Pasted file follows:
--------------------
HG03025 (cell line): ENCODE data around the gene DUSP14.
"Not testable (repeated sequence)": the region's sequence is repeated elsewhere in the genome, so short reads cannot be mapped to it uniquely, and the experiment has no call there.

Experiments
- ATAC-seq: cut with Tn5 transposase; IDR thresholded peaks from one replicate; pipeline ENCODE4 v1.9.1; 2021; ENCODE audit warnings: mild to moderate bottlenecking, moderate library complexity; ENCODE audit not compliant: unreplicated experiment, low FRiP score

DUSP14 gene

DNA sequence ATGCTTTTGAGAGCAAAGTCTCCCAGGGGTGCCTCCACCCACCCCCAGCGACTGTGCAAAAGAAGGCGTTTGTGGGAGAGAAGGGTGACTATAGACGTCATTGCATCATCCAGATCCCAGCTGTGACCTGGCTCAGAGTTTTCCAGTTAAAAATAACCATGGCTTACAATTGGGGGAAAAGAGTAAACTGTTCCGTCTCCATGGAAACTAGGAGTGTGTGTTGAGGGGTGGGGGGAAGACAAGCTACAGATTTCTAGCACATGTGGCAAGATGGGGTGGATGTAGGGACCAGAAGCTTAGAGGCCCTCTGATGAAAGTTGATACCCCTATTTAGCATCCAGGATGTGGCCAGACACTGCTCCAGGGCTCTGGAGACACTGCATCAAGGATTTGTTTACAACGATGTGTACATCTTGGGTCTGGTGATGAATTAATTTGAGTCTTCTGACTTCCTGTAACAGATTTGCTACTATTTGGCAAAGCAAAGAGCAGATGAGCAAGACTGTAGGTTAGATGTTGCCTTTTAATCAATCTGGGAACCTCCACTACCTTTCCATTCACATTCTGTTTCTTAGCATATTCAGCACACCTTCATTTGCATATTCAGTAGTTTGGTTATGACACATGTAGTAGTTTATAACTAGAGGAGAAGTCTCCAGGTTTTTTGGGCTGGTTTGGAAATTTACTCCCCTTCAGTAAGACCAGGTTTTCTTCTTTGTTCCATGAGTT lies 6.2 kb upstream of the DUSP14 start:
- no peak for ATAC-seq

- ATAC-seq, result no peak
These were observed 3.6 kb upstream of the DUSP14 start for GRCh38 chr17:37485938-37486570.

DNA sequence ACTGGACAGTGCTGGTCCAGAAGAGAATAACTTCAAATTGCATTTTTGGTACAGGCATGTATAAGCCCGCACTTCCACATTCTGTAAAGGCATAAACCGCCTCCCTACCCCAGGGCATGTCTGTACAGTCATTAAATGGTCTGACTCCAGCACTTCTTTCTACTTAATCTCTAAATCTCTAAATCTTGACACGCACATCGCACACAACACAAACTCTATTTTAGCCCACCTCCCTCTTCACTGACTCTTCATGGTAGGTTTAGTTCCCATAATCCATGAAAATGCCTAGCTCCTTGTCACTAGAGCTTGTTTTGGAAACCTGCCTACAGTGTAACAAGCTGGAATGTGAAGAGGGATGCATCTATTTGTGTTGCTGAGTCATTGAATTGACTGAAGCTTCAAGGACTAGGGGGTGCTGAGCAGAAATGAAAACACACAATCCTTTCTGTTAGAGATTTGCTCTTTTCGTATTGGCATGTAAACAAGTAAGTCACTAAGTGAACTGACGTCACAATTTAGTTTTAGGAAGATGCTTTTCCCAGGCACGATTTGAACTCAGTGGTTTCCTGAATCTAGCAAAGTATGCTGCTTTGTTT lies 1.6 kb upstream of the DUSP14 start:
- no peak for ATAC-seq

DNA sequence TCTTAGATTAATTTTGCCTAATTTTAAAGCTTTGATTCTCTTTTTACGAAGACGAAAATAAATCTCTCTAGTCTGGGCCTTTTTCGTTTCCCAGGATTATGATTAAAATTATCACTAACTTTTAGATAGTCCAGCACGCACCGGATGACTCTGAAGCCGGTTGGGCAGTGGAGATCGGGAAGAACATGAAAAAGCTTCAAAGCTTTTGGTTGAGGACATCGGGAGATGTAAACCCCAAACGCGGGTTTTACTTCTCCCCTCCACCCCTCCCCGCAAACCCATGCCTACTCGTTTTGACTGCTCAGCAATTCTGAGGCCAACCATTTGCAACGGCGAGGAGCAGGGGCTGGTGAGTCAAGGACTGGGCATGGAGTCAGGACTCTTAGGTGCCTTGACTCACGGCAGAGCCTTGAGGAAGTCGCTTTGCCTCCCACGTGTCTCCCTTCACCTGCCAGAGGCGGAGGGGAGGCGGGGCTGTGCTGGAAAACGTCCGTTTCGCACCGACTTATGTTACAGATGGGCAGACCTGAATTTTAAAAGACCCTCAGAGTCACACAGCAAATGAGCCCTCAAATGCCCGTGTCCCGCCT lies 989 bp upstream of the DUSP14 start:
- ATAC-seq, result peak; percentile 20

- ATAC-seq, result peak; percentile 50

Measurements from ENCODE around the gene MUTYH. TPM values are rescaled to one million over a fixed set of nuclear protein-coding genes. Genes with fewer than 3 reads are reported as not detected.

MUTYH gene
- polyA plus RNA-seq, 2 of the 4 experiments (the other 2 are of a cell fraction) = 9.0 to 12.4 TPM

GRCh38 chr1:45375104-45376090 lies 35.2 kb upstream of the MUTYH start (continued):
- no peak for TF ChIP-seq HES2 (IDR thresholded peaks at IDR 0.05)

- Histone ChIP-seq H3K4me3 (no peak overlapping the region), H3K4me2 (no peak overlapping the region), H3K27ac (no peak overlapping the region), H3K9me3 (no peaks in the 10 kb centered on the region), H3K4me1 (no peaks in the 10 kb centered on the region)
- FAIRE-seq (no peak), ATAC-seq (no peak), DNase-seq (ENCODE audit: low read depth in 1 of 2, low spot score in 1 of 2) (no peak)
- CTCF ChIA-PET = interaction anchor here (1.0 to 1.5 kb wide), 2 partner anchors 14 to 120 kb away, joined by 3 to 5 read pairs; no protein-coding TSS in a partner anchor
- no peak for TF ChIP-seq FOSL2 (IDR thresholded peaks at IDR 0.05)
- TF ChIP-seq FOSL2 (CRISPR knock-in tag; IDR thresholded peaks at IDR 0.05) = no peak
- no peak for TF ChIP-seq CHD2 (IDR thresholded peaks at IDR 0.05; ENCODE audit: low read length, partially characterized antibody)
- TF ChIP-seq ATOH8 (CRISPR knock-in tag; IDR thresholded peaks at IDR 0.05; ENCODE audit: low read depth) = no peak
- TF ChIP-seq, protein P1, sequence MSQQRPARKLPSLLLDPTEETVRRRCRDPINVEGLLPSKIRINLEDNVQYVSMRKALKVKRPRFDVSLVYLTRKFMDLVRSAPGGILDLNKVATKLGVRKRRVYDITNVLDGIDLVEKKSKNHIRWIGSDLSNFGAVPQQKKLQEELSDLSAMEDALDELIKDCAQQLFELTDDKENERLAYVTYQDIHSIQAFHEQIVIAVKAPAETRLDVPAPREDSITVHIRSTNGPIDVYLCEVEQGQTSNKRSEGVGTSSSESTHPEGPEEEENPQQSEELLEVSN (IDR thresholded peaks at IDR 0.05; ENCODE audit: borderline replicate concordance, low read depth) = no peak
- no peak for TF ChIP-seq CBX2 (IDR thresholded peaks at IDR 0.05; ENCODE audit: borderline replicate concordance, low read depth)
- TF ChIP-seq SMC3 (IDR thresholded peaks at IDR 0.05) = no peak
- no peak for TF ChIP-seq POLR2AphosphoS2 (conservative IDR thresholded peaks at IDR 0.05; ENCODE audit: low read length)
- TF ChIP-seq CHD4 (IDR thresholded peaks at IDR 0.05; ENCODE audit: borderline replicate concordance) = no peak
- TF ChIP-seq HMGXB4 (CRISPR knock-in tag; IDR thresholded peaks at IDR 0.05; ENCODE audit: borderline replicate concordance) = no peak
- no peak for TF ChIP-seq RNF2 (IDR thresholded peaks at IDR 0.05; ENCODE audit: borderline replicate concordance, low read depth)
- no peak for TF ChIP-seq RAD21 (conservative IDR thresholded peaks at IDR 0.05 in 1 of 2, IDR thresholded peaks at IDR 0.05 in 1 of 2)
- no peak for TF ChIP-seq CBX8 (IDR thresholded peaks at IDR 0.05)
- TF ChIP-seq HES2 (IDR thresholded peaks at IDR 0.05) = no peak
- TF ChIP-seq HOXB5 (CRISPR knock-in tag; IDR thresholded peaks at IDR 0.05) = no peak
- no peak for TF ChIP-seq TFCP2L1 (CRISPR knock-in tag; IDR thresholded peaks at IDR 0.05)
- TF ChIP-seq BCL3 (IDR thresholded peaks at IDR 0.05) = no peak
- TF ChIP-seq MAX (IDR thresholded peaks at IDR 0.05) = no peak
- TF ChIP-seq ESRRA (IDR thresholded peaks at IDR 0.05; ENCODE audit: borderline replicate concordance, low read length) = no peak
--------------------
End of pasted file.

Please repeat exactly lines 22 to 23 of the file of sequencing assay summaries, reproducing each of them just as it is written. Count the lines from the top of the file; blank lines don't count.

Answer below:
- CTCF ChIA-PET = interaction anchor here (1.0 to 1.5 kb wide), 2 partner anchors 14 to 120 kb away, joined by 3 to 5 read pairs; no protein-coding TSS in a partner anchor
- no peak for TF ChIP-seq FOSL2 (IDR thresholded peaks at IDR 0.05)